If you’ve never heard of Smith Island cake, then you’re in for a treat. This sky-high concoction averages between eight and twelve layers of contrasting yellow cake and rich, fudgy icing. Nicknamed “icing with the cake”, it hails from a small island off the coast of Maryland, but there’s a lot of big love for the treat, which is the state’s official cake (in good company with the state’s official drink, which is milk). It may not be an elaborately piped or fondant topped cake decorating project, but the contrast of so many layers stacked with a contrasting hue of icing is dramatic enough to make this cake a showpiece.
Photo via Clare Barboza
You may not believe it from the look of the cake, but it’s not very difficult to make. The toughest part is having patience, because the baking of the cakes and the assembly can take time simply because of the number of layers.
So take a deep breath, set aside a few hours, and let’s get to baking.
Recipe considerations and notes:
- Gather up as many 9 inch pans as you have in your household. While you can bake in different batches and re-use the pans, it can get tiresome to wash them out between baking, not to mention it takes more time to bake the cakes. Cut rounds of parchment paper (depending on your pan size) before you get started. It will be a pain to stop your cake production to have to do this once you get started!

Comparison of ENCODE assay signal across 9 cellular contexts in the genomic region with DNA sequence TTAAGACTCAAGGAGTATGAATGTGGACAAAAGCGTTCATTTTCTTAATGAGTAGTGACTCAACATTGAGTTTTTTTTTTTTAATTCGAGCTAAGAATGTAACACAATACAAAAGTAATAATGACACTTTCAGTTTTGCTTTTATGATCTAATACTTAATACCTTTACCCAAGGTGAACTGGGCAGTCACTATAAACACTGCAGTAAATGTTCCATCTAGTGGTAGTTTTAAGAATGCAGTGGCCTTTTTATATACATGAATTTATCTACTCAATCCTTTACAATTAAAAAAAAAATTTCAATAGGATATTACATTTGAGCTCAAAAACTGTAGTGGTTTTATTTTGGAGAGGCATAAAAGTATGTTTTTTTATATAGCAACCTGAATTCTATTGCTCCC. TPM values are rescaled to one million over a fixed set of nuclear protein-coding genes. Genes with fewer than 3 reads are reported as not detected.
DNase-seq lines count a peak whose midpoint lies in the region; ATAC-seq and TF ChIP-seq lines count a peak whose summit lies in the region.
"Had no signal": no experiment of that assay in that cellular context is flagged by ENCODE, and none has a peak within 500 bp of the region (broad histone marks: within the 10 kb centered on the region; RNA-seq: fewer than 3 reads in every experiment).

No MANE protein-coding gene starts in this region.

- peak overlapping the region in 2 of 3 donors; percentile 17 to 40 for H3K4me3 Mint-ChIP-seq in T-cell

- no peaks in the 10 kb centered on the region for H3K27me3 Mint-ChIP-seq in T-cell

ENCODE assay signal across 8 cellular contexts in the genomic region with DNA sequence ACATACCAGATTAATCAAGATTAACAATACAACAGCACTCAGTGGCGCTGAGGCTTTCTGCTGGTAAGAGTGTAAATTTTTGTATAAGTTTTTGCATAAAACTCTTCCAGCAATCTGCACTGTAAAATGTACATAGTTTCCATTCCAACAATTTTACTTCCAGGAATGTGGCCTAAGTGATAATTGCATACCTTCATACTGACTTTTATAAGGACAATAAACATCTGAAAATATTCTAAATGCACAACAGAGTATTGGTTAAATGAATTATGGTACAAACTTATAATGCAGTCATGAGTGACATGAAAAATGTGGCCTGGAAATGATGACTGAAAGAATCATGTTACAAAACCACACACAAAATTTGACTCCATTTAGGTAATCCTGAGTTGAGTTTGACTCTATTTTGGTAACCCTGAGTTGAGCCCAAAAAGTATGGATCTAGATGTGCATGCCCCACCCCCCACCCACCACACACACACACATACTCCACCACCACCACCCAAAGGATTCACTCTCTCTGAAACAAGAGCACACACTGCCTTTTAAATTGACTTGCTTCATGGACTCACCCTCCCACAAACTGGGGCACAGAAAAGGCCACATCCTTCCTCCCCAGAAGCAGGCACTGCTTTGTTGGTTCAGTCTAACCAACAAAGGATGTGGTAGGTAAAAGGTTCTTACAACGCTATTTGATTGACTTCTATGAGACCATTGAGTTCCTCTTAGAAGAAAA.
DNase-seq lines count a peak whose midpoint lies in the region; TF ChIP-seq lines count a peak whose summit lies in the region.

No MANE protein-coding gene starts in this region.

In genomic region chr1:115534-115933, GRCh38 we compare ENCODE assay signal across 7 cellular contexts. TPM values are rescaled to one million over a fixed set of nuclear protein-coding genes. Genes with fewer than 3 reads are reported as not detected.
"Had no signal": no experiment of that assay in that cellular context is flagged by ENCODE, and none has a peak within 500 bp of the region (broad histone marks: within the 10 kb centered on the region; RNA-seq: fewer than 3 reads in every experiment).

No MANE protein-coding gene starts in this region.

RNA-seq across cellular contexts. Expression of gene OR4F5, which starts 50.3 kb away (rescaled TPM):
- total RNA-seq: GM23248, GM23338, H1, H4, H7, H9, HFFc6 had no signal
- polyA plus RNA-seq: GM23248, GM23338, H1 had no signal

- If you are re-using pans, be sure to let them cool and wash them between baking cake layers. Re-grease and line with parchment paper before your next round.
- As for how much batter to put in each pan: you want a thin layer, enough so that it evenly covers the bottom of the pan so that it is opaque. You do not want to see through to the bottom of the pan. Using this method should reliably get you 8 to 10 layers.
- Try to spread the batter as evenly as possible in the pans, shaking and lifting the pans and letting them drop to the counter (not too high, please!) to force out air bubbles. Because the layers are thin, they are very difficult to level , but domes shouldn’t be a problem if the batter is spread evenly.
- If you want to bake the cake layers in advance and ice later or the next day, that’s fine. Simply stack layers with rounds of parchment between them, and store, well wrapped, in the refrigerator for up to a day, or the freezer for up to three days. Let come to room temperature before assembling the cake.